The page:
Oil & Gas industry dynamics require job security for regulators and players

Oil & Gas industry dynamics require job security for regulators and players

Players in the country’s oil and gas industry have expressed shock at reports making the rounds that the current Chief Executive Officer of the Petroleum Commission is to be axed and the post handed to a “politically aligned” person.


The industry upstream sector players kicking against any such move suggest the best way forward would be to establish a board whose members have proven expertise in the industry who will focus on supporting the commission and allied bodies – the National Oil Company (NOC), the Ghana National Petroleum Corporation (GNPC), and the Ghana National Gas Company (Ghana Gas), and the Environmental Protection Agency to protect the interest of the country.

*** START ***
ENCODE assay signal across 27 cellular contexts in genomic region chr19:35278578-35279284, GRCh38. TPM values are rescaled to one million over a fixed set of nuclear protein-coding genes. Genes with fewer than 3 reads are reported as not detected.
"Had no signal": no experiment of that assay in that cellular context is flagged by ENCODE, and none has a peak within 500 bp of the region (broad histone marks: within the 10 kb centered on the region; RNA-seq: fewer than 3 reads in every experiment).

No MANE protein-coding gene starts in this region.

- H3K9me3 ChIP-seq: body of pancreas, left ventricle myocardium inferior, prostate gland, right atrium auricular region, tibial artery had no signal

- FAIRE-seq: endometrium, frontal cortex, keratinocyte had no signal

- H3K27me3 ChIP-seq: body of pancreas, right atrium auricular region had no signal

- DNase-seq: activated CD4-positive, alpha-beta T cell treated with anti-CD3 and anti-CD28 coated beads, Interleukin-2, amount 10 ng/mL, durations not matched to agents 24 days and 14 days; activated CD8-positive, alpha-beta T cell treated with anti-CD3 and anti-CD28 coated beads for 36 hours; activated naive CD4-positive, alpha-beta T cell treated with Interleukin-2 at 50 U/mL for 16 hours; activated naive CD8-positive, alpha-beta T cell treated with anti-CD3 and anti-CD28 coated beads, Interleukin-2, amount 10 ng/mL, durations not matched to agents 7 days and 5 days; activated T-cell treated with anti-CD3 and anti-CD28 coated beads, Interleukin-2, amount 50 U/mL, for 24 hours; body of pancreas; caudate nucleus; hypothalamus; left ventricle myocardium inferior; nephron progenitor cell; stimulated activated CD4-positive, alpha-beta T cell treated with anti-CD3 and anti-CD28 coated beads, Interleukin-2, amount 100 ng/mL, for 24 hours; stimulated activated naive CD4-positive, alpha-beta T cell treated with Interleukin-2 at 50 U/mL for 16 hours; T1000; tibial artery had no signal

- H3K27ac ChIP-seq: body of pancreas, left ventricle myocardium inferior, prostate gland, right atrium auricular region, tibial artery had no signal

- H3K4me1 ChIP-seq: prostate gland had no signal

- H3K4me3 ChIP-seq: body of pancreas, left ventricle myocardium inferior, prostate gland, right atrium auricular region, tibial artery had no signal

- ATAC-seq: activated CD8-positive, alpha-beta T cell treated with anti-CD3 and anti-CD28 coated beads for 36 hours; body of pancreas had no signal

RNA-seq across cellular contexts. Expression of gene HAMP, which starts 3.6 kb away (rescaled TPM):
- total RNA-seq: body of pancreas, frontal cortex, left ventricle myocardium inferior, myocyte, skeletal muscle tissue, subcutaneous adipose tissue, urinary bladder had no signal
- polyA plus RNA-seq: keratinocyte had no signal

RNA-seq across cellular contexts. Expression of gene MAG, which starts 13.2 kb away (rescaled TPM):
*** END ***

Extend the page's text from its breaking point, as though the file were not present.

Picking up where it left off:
They maintain that though Ghana recently joined the comity of oil producing nations, progress made so far would come to nothing if changes in governments continue to affect the critical areas such as leadership of the regulator.

Speaking to the Executive Director of the Ghana Oil and Gas Service Providers Association (GOGSPA), Mr. Nuetey Adzeman, he described the current chief executive officer, Theo N. Ahwireng, as passionate and apt for the industry.

The Chief Executive Officer of the Petroleum Commission Theophilus Ahwireng


“Therefore, changing him would be a great disservice to the young industry in Ghana – what we need is rather a strong board with people who have the requisite understanding of the industry to support the commission to succeed,” he said.